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A frequent question I receive is: “What is a good game for kids?” While there are many games out there geared toward families and children, I recently came across a game that should definitely be on your list if you have kids. It is called Panic Lab, and it checks off all the right boxes. It features cutesy art, is easy to set up and teach, has almost zero down time, requires skill to win, and it enhances perception and pattern recognition.
In Panic Lab, something happened at the science laboratory and the amoebas have run amok. It is your job to catch them before they escape. The game is set up by shuffling, then arranging, all of tiles into a circle. That’s it for the set up; I told you it was easy. After this, the start player will roll all four of the custom dice. Now, the fun begins.
Each dice represents a quality that all players are simultaneously looking for. There is a lab die that tells the players which laboratory the amoeba escaped from and which direction it went. This is where you’ll start the hunt. The other dice make up the qualities of the specific amoeba you’re looking for this turn. There is one dice for the color, one for the shape, and one for the pattern of the amoeba in question. After the dice have been rolled, all of the players quickly hunt for the correct amoeba. The first player to touch the correct amoeba tile gains a victory point token. The game ends when one player earns five victory points. But watch out! If you select an incorrect amoeba you’ll turn in a victory point instead of gain one.
It might sound straightforward, and to a degree it is, but the dice roll unleashes some controlled chaos (and laughter). With everyone looking for the same amoeba at the same time, a mad dash, and almost panic is created as each player franticly searches for the correct tile. When adults are playing, it can get rather feisty with multiple people spotting the correct amoeba at almost the exact same time. Sometimes, it comes down to whose finger/hand is on the bottom of the pile. After the point is awarded, it becomes the next player’s turn to roll the dice and the process is repeated.
For younger children, those from about 5 – 7 years old, the above method of play is recommended. For older children and adults, the game also comes with tiles that represent air vents and mutation rooms, which add extra dynamics of gameplay. Amoebas can pass from one air vent to another, making them more difficult to find. There are three types of mutation room, each one changing a different aspect of the amoeba’s appearance when it passes through it. Both the air vents and mutation rooms really step up the difficulty of Panic Lab. Throw in a group of people (Panic Lab handles up to 10 players) and you’ve got a recipe for fun.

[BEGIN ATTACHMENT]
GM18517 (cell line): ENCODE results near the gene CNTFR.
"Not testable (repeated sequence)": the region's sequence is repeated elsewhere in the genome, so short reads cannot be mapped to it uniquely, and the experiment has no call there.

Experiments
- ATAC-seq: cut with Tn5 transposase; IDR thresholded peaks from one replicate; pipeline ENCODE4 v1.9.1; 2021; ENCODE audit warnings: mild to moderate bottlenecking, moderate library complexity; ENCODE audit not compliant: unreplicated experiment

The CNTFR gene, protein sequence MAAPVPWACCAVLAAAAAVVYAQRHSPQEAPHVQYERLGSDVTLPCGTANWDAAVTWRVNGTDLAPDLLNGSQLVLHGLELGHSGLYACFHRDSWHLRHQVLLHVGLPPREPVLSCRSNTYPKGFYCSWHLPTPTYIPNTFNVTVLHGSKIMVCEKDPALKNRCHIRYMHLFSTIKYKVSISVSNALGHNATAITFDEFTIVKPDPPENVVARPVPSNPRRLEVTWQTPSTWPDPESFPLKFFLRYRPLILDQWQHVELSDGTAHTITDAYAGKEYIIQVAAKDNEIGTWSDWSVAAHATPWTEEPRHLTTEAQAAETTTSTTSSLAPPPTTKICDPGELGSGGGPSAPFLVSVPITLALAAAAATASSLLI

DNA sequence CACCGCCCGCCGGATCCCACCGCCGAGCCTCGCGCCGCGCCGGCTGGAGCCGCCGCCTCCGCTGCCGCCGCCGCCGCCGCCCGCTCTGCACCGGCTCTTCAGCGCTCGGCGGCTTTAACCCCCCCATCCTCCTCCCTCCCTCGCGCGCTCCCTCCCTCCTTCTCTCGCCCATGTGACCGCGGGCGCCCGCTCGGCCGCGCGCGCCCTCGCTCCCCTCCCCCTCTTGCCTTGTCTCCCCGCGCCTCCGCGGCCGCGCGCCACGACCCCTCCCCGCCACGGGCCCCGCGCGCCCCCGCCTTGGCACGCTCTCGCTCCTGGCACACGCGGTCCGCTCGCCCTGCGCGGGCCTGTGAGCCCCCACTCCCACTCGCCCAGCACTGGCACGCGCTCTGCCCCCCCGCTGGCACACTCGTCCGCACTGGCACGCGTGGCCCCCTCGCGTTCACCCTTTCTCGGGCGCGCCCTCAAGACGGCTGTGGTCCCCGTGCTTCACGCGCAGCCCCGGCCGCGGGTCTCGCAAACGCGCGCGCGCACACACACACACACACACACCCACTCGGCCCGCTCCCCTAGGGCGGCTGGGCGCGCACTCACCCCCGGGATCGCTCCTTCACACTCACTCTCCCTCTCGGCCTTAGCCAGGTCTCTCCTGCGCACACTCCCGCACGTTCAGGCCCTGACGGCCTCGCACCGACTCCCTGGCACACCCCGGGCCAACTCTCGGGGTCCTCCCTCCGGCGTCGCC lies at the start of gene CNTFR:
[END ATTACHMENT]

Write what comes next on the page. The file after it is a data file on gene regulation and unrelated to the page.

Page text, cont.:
Panic Lab comes in a nice tin box with a notched lid, which means it stays closed when it is supposed to. The tiles, tokens, and custom dice are all high quality. The rulebook is short and sweet, but contains easy to understand images so there is almost no room for misinterpretation.
Panic Lab is a fun game that is suitable for almost anyone. If you are looking for a children’s game, Panic Lab is a great choice as it encourages pattern recognition. In order to win, children will have to quickly decipher the type of amoeba they are searching for and in which direction to start searching. For younger kids, Panic Lab makes a great teaching tool where each child takes a turn individually, as opposed to each turn being a free for all. This way the child can take their time to figure out what the dice results mean and can more easily learn from any mistakes they might make. Panic Lab is fun for adults too. My wife is fairly competitive and when we play together we end up basically slapping the tiles (very forcefully) in order to claim them. She’s usually pretty quick, and my finger/hand usually ends up on top of hers, undeniably meaning she touched the tile first. Overall, Panic Lab is a game worthy of your growing game collection.